Fungi and bacteria can interact on multiple levels making polymicrobial interaction studies complex. These interactions can either be agonistic or antagonistic. The most studied fungal-bacterial interactions are those between C. albicans and Pseudomonas aeruginosa due to their co-habitation of and medical significance in the cystic fibrosis lung, and burns wounds. In this system, these two opportunistic pathogens display an antagonistic relationship. P. aeruginosa secretes 3-oxo C12 homoserine lactone to control C. albicans morphogenesis, resulting in restricted hyphal growth [44]. However, quorum sensing only inhibits the initiation of hyphal formation, and does not affect extension of pre-existing hyphae [45]. To overcome this, P. aeruginosa has also evolved the ability to bind specifically to C. albicans hyphae through attachment to carbohydrate components of the fungal cell wall, and induce hyphal death [42]. P. aeruginosa also secretes phenazines (i.e., pyrocyanin) that are toxic to fungi [46]. While high concentrations of phenazines kill C. albicans, physiological concentrations permit growth on fermentable carbon sources, but restrict hyphal development [47]. The production of fermented by-products further enhances P. aeruginosa phenazine production, which promotes the colonisation of P. aeruginosa in the lung [48]. Therefore, P. aeruginosa appears to have evolved several mechanisms to manipulate C. albicans and restrict its growth to yeast. On one hand, this may seem counterproductive, as in other ecosystems bacteria use fungal hyphae to increase their dispersion, suggesting that P. aeruginosa could have evolved the ability to attach to C. albicans hyphae to aid its dissemination. Conversely, it is possible that yeast cells are better producers of fermented products than hyphae, which is why P. aeruginosa invests significant energy into maintaining C. albicans in its yeast form to promote its own colonisation in the host. However, C. albicans is not a silent partner in this relationship. C. albicans secretes its own quorum-sensing molecule, farnesol, which downregulates the expression of P. aeruginosa virulence factors through modulation of the Pseudomonas Quinolone System (PQS) system [49]. The roles these interactions play during infection are still unclear, and it is possible that the host environment determines which interactions will prevail.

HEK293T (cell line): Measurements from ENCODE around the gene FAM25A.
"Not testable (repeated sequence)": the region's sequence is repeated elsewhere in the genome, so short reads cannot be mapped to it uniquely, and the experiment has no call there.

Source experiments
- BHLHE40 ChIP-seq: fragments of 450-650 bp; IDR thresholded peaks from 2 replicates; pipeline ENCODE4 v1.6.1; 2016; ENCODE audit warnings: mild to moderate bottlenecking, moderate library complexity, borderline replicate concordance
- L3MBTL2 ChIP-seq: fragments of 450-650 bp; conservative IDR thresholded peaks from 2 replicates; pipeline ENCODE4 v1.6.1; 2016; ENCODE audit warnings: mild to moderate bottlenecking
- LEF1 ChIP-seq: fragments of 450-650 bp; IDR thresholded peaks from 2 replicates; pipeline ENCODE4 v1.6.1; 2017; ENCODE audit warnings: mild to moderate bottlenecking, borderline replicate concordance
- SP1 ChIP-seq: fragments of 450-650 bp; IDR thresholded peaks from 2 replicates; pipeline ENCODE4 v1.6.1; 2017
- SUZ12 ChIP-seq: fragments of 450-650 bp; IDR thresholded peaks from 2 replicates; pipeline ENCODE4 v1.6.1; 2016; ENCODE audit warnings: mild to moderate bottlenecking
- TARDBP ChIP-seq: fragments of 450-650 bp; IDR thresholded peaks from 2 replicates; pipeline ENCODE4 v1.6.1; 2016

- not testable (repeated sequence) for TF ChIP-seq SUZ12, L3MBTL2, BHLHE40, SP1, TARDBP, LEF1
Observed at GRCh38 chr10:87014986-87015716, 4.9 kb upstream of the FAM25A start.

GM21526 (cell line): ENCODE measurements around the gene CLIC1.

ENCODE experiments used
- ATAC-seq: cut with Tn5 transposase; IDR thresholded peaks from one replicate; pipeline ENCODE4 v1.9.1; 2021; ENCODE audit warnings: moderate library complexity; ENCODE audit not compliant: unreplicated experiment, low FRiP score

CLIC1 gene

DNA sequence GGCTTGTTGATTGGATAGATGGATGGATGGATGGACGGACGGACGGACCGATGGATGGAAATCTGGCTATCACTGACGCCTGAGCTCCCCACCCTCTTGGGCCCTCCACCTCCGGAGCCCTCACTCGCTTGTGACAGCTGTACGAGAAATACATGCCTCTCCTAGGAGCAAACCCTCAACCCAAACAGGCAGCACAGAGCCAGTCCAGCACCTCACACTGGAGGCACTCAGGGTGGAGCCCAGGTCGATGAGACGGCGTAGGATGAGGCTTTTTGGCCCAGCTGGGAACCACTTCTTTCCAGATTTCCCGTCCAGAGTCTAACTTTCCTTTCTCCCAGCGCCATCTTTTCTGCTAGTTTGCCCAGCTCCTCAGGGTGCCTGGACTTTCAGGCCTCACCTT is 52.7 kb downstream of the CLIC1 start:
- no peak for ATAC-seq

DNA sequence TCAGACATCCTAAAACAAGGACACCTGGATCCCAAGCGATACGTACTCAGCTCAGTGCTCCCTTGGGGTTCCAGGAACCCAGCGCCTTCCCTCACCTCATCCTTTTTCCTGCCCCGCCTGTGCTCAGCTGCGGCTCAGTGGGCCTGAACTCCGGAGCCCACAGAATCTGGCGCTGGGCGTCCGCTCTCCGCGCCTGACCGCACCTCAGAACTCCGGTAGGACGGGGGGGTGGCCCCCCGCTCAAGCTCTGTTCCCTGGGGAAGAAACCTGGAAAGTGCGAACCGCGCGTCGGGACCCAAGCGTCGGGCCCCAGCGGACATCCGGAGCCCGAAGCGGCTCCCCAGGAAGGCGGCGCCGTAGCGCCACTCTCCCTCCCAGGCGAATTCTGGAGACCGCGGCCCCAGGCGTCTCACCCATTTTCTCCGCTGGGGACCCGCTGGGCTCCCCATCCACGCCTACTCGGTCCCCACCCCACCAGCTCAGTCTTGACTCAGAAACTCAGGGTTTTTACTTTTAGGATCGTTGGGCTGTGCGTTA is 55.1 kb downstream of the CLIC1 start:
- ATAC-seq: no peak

The best-documented agonistic fungal-bacterial interactions occur in the oral cavity during the formation of dental plaque. Binding of Streptococcus gordonii or Streptococcus mutans to C. albicans hyphae results in stable biofilm formation around the surface of the tooth. Binding is mediated via the bacterial surface proteins, CshA, SspA and SspB [50], and the fungal adhesin Als3 [51]. Despite colonising the hyphae, S. gordonii do not kill the hyphae. Instead, S. gordonii promotes C. albicans hyphal development through the secretion of the auto inducing peptide AI-2, and through the inhibition of farnesol repression [52]. However, other quorum sensing molecules secreted by S. gordonii and S. mutans can exert opposing effects on C. albicans morphogenesis, with diffusible signal factor (DFS) and competence stimulating peptide (CSP) both inhibiting hyphal formation [53,54]. Therefore, like the interactions between P. aeruginosa and C. albicans, the outcome of the interaction between S. gordonii and C. albicans is likely to be controlled by the local environment.

3.3. Fungal–Fungal Interactions